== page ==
Joyce recommended a YA book that I also liked: Revolver by Marcus Sedgewick. Set at the turn of the century in Alaska, a teen must cope with the freezing death of his father and a murderous stranger who invades their small isolated home in the wilds.

Finally finished Love is the Best Medicine, a vet's story by Dr. Nick Trout. Sort of a "pick up and read a little now and then" kind of dog book.

I attempted to read Lisa Scottoline's bestseller Save Me and found it totally insipid, bad dialogue, improbable situations, unlikeable characters. A popcorn read for the brain dead. I abandoned it.

Monday, May 30, 2011

Mem Day Reading - two

Emily, Alone reinforces Stewart O'Nan creds as a master storyteller, one who takes an unfortunate backseat to such popular less talented writers such as Grisham. O'Nan has a unique ability to expound on subjects he couldn't possibly have experienced (as in a woman's perspective) as he does in this novel of an aging widow. It is a timely study as we Boomers are approaching this stage of our lives and excellently done.

I also read a little known nonfict account called Death in the Barrens by George Grinnell who, as a college student in the 50's completed a horrific, ill-fated canoe trip across Northern Canada. Not particularly well written but nevertheless very readable, I enjoyed it.

Friday, May 27, 2011

Albany, O Albany

I always like novels set in the Capital District and this is no exception, made especially desirable by the fact that author Vincent Zandri will be here at the library in June. Zandri's new protagonist in the Concrete Pearl (yes, downtown Albany, Pearl Street)is Ava "Spike" Harrison, a tough-as-nails female construction company owner, battling to save her late father's business in the face of an asbestos scandal and murders. I love the references to the area - APL, Miss Albany Diner, etc., and the presence in the story of Tess and the Lark Tavern. Intend to ask how a writer goes about fictionalizing a real person, name and all. Permission? I read this on my Kindle and was distressed by the grammatical errors. Who to blame for that? I am eager to meet Vincent and ask some questions.

A Drop of the Hard Stuff

Sometimes I wish I drank alcohol becuase I find this title particularly attractive. It is a Matt Scudder novel and a good one, as he approached his first year sober and finds him enmeshed in a complicated and threatening multiple killer investigation. Lawrence Block is a dependable writer and I like Scudder.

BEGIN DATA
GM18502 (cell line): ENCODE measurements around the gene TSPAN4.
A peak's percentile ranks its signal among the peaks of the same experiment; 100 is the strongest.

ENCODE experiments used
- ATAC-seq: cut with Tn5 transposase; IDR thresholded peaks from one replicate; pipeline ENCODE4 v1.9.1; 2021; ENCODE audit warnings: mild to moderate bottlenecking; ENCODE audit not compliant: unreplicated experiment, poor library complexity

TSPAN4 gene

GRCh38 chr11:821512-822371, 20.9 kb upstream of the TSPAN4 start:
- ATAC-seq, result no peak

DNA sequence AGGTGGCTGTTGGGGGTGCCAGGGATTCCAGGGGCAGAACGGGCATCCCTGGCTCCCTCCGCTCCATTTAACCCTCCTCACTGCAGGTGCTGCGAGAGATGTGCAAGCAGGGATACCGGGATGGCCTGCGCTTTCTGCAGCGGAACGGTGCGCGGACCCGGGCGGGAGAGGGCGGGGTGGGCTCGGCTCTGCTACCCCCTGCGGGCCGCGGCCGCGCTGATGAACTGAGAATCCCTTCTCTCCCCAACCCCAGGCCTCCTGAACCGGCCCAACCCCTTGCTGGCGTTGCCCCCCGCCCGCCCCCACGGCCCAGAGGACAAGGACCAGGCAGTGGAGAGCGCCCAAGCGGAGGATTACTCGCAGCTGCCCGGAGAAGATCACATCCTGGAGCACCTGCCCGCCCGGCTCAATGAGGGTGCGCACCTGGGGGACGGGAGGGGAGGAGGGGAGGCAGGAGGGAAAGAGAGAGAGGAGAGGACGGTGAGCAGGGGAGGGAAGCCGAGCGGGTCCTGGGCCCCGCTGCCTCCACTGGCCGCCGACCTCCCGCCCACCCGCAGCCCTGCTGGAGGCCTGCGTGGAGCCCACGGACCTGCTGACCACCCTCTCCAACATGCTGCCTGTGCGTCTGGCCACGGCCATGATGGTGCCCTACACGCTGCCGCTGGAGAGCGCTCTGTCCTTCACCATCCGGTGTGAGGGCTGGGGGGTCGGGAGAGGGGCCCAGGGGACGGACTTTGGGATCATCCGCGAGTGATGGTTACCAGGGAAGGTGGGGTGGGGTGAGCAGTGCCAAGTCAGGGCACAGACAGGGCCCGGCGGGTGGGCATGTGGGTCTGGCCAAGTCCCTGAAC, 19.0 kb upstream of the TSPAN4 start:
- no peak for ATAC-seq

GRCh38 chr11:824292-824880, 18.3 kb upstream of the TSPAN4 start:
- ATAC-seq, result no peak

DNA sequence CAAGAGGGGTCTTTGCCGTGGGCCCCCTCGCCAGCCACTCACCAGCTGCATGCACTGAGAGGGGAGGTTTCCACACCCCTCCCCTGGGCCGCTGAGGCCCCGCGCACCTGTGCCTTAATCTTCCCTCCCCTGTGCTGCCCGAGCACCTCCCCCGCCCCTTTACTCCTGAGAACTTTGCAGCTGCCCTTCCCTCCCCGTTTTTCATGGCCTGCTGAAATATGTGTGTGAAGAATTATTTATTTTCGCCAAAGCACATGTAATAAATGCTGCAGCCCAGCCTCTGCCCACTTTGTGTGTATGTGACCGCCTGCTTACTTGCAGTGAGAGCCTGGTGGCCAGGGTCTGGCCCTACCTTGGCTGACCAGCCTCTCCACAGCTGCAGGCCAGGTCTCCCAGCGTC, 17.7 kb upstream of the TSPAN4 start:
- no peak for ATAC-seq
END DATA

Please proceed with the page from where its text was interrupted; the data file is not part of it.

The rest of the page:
Tuesday, May 24, 2011

Not spectacular

what the night knows - Dean Koontz Too supernatural for me. Cop and family assailed by the presence of a long-dead killer.
Crunch Time - Diane Mott Davidson Same old, same old.

Thursday, May 5, 2011

Easy Reads for a Hard Week

Sandra Brown is always a reliable storyteller and she came through with tough customer which was easy to get in and out of as I suffered from insomia and worried about my nephew. It was not only a killer/stalker tale, it was a neat love story with some echoes of my own life in it.

i'd know you anywhere is told in flashbacks, a technique I'm not fond of. The situation is: Elizabeth, kidnapped at 15, held for 6 weeks, released by abductor who has previously killed his victims. Twenty years passes, name change, marriage, two kids, Elizabeth starts recieving communications from the incarcerated killer. And, for reasons which the author (Laura Lippman) attempts to explain, the victim responds. I was not thrilled with this book on several levels.

However, I am pretty happy with Rebecca James' Beautiful Malice, although it also was told in flashbacks. A psychopathic "friend" exploits a young woman's guilt over the rape and murder of her younger sister. This "friend" is truly frightening and wrecks havoc in many lives. Read this in a matter hours. Can't find any more by this author, but I'll be watching.

Friday, April 29, 2011

Boys of the Dark

Unbelievable true story of the Florida School for Boys in Marianna, FL - a house of horrors where children from 6 - 17 were hogtied, handcuffed, flogged, raped and murdered from its inception in 1900 through the 2000's. Many people were aware of what was happening there and no one cared enough to expose it and put a stop to it. Eventually the hidden graves of over 30 nameless boys were discovered in a nearby woods. This book was the collaboration of Robin Gaby Fisher and two of the survivors who were finally able to confront the impact their incarceration there as children had on their lives. A group of these men became known as the White House Boys, finally met, and were acknowledged as the victims of terrible atrocities for which no one was ever prosecuted.